Well, they won’t die of hunger, although meat dishes dominate the menus of restaurants and eateries of all sorts, they all have a meatless section. Besides, every place in Bulgaria has its permanent market place/s with heaps of fresh fruits and vegetables on the stalls and small dairy shops and bakeries around. So, a kilo of tomatoes, a hunk of brine cheese, a loaf of homemade white or brown bread, and your meal is ready. This is what the average Bulgarian would eat if they happen to be away from home and won’t bother with a cooked meal.

Do you think that there are particular areas that would be harder/easier to find good vegetarian food in than others?

I think the situation is uniform thought the country: meat dishes dominate but there’s sufficient meatless food, too.

If I was going to visit, what do you think the number 1 food and drink I should try is?

That depends on the season but homemade banitsa and ayran is a must in all seasons. If its summer, then tomatoes and brine cheese. In winter; roasted pumpkin sprinkled with honey and walnut kernels and pumpkin pie. In spring, lettuce salad with radishes, green onions and boiled eggs and in autumn; vegetable hotchpotch.

Sounds delicious!

Here’s Anna’s recipe for Banitsa, it was great!

Ingredients:

  • A pack of ready-made filo pastry sheets
  • 300-400g of crushed brine cheese (the closest you can get to Bulgarian brine cheese in the average British supermarket is feta, but that worked fine for me)
  • 3-4 Tbsp Sunflower Oil
  • 3 Eggs
  • 400ml Milk

1. Grease and line a round baking tray. Cover the bottom with two or three pastry sheets. Trim them so that they fit the tray and ruffle them slightly.

2. Sprinkle with cheese and a few drops of oil and then add another layer of pastry, ruffle, sprinkle with cheese and oil.

3. Continue layering the cheese, oil and pastry until you finish the pack. The uppermost layer should be of pastry. Cut in triangles with the tip of a sharp knife.

4. Mix the eggs and milk and pour on the pastry. Let it sit for a couple of minutes so the the mix can soak into the cuts.

5. Bake in a preheated oven for 15-20 minutes or until the top is golden brown.

6. When the banitsa is done, take it out of the oven and sprinkle it lightly with cold water. Cover with a dry, clean cloth and let it rest for about 10 minutes (this is done to soften the crust). Cut in triangles and serve.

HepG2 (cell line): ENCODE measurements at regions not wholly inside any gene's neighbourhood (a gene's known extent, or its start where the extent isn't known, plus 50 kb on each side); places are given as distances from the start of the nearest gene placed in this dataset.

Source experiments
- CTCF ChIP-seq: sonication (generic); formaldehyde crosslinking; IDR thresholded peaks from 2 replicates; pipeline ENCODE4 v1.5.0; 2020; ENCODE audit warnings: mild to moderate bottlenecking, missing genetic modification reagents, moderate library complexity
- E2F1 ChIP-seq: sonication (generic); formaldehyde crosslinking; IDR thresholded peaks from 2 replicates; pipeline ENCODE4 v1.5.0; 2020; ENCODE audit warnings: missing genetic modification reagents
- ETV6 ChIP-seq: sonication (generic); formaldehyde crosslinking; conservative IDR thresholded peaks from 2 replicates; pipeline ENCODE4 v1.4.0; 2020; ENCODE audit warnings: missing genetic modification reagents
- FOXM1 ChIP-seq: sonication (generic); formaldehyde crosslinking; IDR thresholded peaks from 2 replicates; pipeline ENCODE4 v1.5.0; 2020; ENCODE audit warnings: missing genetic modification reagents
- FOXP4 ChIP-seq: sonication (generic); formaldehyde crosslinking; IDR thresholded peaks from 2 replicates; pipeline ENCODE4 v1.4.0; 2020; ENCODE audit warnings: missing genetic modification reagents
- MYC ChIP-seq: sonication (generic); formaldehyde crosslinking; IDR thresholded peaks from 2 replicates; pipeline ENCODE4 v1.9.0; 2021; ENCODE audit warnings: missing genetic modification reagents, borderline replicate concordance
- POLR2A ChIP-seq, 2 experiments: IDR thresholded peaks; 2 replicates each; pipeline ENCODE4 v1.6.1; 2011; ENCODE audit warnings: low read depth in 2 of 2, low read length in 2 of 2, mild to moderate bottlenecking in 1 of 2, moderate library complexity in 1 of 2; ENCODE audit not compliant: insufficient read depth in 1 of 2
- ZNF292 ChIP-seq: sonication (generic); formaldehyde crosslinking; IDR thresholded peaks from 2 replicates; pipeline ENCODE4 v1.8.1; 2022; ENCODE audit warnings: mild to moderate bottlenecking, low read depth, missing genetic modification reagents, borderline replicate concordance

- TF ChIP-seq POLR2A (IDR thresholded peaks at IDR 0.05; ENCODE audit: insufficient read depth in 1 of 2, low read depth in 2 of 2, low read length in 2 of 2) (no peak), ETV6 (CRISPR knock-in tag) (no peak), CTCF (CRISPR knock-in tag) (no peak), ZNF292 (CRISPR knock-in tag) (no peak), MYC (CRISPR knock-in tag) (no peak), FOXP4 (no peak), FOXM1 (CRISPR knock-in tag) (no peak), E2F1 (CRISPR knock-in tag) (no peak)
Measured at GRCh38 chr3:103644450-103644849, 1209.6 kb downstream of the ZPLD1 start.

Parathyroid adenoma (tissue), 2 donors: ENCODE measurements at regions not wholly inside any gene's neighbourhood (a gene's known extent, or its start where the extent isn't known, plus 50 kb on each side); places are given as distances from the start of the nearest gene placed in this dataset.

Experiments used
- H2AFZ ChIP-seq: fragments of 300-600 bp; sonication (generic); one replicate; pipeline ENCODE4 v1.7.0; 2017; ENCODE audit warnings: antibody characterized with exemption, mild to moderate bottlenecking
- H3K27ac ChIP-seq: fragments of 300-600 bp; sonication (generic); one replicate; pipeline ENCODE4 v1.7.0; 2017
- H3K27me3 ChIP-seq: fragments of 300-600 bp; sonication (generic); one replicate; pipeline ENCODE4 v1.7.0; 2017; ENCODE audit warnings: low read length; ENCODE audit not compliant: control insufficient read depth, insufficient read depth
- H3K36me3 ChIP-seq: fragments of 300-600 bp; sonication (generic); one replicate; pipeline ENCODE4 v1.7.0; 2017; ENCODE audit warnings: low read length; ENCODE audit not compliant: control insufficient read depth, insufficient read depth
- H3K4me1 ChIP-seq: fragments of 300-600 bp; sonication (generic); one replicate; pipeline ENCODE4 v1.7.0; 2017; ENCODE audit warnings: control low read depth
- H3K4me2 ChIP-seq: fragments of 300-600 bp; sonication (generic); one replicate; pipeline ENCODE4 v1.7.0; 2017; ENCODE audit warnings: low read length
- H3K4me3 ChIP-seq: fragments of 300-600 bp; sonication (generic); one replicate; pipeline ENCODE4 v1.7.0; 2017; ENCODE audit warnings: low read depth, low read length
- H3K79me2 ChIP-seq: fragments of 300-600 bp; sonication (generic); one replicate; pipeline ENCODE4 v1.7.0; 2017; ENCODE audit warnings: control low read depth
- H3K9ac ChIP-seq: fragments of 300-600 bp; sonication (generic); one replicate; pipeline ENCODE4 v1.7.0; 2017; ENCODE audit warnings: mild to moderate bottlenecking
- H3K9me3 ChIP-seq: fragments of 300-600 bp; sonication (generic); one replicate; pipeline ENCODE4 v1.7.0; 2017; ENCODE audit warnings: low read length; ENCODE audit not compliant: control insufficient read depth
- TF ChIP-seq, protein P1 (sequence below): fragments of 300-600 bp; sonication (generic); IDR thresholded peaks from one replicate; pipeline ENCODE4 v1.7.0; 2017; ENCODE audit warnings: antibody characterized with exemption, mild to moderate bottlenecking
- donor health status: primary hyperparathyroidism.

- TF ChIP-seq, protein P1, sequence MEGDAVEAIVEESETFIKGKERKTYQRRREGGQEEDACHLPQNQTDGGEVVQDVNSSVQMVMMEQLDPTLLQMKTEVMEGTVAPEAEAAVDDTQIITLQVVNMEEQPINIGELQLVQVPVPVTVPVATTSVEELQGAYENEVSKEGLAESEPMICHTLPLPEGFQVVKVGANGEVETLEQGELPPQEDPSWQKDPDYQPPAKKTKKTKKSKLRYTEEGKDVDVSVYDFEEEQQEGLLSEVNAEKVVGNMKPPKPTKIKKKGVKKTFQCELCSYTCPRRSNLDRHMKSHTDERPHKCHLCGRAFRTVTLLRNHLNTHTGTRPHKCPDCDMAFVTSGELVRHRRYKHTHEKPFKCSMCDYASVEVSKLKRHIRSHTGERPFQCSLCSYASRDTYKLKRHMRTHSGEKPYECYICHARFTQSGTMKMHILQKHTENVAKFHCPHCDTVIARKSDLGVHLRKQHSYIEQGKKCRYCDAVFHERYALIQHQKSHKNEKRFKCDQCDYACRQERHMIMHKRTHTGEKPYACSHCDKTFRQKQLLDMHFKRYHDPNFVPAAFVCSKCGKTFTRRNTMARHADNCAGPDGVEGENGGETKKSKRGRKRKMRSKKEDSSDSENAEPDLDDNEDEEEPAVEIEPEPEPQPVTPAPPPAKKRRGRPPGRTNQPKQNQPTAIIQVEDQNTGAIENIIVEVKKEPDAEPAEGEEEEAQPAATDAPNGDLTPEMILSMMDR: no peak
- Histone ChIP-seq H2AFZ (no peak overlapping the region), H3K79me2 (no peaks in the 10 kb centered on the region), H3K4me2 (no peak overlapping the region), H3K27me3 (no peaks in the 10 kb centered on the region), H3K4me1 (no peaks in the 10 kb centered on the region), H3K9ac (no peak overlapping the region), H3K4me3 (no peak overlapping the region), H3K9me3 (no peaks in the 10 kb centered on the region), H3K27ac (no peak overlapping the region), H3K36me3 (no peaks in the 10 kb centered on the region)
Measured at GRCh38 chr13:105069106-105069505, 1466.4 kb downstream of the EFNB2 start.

WP_20140909_010For this and other recipes, check out the Forking Off website.

 

New Eyes and Extra Colours

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Terry Pratchett (and many drunken travellers paraphrasing) once said; “Why do you go away? So that you can come back. So that you can see the place you came from with new eyes and extra colours. And the people there see you differently too. Coming back to where you started is not the same as never leaving.” Truer words and all that. Another thing a fellow back-packer once told me is that it takes you the same amount of time as you spent in a failed relationship to fully process that same relationship and move on. The same is true of time after travel.

One of the worst things about returning after an extended period of wild adventure is responding to questions like ‘what was it like?’ ‘Did you have a good time?’ How do you summarise 18 months in a whole other world down to a few neatly palatable sentences? I know what things I miss the most from being on the road (although I don’t doubt that I’ll be back on it again one day), but I was curious about what got my fellow backpackers to yearning – so I thought I’d ask!

Of all of the, at least temporarily, retired backpackers that I surveyed, the most popular answer that they gave was people; the other 488031_163772840451369_98655734_n - Copytravellers they meet on the road and the locals that they got the opportunity to spend time with. And how do you spend time with people? Why eating and drinking of course! In fact food made up a whopping 10% of all the answers given to the question ‘what thing do you miss most about international travel?’ Other top answers were finding out about new cultures, having adventures and the total freedom to be spontaneous and go wherever the wind blows you.

Now that I’m back in suburban Hampshire studying and working, there are limited ways that I can recreate any of those wonderful things for myself. If there’s one thing I know I can do though, it’s cook; so that’s what I’m going to do, at least until I can begin a fresh adventure. I shall see my kitchen with new eyes and extra colours as I recreate every wonderful, nostalgic meal I’ve had on the road. Hopefully I’ll even bring in some other people’s stories and recipes too, so that I can share the trials and triumphs of being a vegetarian in, and all-over, a meat-eater’s world.